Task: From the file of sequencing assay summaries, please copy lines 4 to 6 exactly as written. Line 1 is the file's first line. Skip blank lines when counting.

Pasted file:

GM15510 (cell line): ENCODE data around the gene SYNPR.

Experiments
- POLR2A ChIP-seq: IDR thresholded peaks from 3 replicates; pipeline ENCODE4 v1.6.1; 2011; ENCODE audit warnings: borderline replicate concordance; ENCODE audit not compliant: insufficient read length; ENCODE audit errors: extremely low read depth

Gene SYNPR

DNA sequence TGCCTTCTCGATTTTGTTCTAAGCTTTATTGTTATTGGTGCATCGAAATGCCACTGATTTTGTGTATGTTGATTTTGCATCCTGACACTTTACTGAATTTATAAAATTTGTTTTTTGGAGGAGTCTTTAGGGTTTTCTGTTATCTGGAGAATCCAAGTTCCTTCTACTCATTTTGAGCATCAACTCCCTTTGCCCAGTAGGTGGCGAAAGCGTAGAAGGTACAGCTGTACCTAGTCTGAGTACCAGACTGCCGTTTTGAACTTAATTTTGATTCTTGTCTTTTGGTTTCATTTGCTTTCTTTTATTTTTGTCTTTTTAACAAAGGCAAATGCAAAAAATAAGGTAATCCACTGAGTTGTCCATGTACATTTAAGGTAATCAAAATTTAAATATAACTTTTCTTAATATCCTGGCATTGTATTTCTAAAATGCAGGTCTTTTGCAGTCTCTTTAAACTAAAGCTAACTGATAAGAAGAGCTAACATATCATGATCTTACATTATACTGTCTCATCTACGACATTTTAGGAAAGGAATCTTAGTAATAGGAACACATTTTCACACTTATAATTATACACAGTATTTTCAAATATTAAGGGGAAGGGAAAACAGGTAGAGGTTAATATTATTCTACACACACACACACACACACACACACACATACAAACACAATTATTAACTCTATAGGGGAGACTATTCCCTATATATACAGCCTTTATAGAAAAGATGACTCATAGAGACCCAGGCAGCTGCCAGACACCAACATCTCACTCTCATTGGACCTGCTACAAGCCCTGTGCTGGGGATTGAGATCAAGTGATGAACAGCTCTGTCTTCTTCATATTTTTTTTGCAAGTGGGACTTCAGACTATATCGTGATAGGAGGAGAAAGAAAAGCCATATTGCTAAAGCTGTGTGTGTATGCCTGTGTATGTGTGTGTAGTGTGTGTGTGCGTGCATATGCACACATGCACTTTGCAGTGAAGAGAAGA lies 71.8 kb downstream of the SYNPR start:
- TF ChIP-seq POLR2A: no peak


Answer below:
Gene SYNPR

DNA sequence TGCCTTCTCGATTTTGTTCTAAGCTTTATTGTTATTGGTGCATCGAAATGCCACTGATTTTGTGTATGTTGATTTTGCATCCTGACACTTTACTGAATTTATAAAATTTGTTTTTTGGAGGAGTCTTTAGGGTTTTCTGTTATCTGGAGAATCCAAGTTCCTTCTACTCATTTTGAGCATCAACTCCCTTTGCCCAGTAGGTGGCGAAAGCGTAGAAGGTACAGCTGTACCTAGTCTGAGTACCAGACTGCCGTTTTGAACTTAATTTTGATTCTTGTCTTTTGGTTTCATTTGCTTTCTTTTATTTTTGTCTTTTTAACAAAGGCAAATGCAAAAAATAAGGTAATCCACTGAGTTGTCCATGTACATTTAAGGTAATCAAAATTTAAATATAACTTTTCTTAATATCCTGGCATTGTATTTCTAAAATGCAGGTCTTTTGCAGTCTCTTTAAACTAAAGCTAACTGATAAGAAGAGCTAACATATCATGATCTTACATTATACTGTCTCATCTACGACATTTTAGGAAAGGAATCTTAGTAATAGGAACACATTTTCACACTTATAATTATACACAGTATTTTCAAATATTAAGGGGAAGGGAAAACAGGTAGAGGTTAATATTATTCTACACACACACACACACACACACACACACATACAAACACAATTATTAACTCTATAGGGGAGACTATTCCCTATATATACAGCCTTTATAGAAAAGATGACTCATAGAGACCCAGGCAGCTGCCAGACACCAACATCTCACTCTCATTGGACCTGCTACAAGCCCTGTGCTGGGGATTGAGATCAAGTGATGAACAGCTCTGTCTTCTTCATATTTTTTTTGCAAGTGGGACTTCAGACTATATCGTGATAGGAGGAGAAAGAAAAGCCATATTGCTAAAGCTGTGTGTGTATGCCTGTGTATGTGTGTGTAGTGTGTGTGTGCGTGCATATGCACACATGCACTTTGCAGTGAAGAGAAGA lies 71.8 kb downstream of the SYNPR start:
- TF ChIP-seq POLR2A: no peak